You have power when you know what your money is doing. Most banks and credit unions offer apps or ways to use your phone to track expenses, pay bills, transfer money, and set alerts to fight fraud.


  • Check the money management app’s description to determine its features. Many include budgeting tools and bill pay options. Some apps require access to sensitive bank account information.  To protect your account and your privacy, research the app developer and check reviews from several trusted sources before downloading.
  • Does your bank or credit union’s app
    • set up alerts when bills are due or when you reach a spending limit you set? 
    • allow you to link your account with a partner or family member to give them access to pay bills or make deposits to your account?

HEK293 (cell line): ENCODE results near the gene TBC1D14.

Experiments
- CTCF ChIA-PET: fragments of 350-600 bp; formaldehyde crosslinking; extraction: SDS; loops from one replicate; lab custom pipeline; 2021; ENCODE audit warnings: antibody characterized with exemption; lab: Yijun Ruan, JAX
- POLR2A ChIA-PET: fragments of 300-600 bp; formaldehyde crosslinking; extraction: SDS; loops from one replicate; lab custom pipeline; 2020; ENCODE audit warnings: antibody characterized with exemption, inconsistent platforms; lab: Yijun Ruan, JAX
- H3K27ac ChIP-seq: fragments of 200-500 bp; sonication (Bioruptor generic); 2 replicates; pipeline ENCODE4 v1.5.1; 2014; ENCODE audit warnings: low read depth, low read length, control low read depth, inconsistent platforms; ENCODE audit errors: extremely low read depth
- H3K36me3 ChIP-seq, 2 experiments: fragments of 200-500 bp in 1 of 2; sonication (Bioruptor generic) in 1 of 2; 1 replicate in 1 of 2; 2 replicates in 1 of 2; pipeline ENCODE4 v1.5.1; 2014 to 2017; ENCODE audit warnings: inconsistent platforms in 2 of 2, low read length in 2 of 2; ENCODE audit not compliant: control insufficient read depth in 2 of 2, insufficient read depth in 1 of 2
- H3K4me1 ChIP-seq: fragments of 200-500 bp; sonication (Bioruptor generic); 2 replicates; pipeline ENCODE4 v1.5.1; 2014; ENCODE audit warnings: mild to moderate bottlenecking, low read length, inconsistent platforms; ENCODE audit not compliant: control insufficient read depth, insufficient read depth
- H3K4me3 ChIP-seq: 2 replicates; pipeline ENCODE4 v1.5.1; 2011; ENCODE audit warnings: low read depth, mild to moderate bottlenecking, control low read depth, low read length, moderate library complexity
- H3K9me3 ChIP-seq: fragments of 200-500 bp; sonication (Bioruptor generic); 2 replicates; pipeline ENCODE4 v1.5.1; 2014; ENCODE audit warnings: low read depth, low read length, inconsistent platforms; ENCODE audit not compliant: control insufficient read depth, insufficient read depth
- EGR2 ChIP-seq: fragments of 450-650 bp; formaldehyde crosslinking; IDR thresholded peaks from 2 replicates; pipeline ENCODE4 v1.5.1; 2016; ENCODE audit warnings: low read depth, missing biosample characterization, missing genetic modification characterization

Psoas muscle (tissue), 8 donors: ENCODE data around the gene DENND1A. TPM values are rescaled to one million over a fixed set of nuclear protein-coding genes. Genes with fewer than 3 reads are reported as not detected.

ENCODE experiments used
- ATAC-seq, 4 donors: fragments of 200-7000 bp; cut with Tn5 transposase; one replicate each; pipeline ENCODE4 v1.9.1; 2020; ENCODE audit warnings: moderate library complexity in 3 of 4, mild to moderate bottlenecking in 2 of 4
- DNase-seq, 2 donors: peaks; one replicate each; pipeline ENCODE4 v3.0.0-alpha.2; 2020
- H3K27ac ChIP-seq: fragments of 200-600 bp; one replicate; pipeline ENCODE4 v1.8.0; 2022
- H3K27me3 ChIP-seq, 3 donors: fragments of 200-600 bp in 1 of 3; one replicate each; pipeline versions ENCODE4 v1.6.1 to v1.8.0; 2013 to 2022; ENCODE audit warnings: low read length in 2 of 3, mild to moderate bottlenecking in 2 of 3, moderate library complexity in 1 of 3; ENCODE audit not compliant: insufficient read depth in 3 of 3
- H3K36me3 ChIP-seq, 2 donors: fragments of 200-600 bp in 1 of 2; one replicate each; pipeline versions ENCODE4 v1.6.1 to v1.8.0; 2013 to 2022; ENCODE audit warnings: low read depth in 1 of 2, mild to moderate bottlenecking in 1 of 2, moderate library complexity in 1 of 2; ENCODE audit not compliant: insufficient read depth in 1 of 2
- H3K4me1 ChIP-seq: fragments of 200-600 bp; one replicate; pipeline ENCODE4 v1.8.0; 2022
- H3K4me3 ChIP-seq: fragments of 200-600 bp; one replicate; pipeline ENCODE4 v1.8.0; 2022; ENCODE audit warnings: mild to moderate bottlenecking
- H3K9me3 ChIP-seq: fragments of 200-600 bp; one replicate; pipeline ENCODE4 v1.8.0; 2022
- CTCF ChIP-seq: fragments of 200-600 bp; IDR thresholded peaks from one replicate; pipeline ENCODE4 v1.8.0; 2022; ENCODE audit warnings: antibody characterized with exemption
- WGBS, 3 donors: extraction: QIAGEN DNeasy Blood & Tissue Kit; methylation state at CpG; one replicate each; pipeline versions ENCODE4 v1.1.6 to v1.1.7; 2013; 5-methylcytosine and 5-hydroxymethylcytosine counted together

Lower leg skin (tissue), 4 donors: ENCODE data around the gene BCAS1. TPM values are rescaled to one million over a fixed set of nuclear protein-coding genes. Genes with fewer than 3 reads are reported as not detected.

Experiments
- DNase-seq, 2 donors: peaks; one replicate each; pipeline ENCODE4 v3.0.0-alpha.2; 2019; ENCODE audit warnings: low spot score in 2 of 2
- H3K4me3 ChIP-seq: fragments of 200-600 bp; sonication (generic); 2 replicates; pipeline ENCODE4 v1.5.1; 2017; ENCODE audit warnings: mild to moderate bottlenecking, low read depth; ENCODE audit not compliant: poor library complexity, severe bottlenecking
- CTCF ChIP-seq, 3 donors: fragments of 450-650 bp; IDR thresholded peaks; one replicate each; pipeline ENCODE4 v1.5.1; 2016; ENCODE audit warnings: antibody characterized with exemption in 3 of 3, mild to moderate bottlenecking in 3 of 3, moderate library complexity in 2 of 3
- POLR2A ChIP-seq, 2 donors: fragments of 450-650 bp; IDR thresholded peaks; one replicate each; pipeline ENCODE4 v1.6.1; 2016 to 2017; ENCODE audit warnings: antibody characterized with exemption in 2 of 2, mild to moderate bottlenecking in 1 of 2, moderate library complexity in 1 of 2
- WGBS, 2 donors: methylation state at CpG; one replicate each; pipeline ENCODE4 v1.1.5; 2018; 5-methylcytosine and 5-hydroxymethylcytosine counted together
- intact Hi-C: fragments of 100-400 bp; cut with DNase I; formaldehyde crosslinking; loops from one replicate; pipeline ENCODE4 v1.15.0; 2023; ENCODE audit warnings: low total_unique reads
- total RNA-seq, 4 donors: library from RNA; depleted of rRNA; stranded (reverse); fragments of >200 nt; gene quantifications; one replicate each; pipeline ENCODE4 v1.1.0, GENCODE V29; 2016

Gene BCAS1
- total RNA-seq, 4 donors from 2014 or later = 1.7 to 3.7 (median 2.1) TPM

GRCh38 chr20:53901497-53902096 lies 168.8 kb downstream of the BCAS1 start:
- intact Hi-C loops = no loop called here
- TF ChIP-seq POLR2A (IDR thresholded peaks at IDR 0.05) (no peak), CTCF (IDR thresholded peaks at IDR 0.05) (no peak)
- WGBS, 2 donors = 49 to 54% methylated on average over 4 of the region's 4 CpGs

• let you transfer money between accounts and to other people?
    • analyze your spending and keep tabs on your budget categories?
  • Do not set any of your devices to remember your password. Enter it each time, or use thumbprint recognition. Use your bank’s or credit union’s security options, like two-factor authentication.
  • “Peer-to-peer” payment services can be a convenient way to pay friends. But be aware that these payments may not come with the protections of credit cards or debit cards.
    • Consider creating a pin to send a payment. Two-factor authentication requires you to enter a password plus something else — like a code sent to your phone —  to prove it’s really you.
    • Know what permissions you’ve granted to the payment service. If it’s linked to social media, it could broadcast your payment history to your social network. 
    • Setting up your payment account with a credit card could offer extra protections.
    • If your phone is lost or stolen, treat it like you would a lost credit or debit card. Learn how to remotely cut off access to your account so someone else can’t use it.
  • There might be data costs for using the app, depending on your data plan.  


Tools for Personal Financial Managers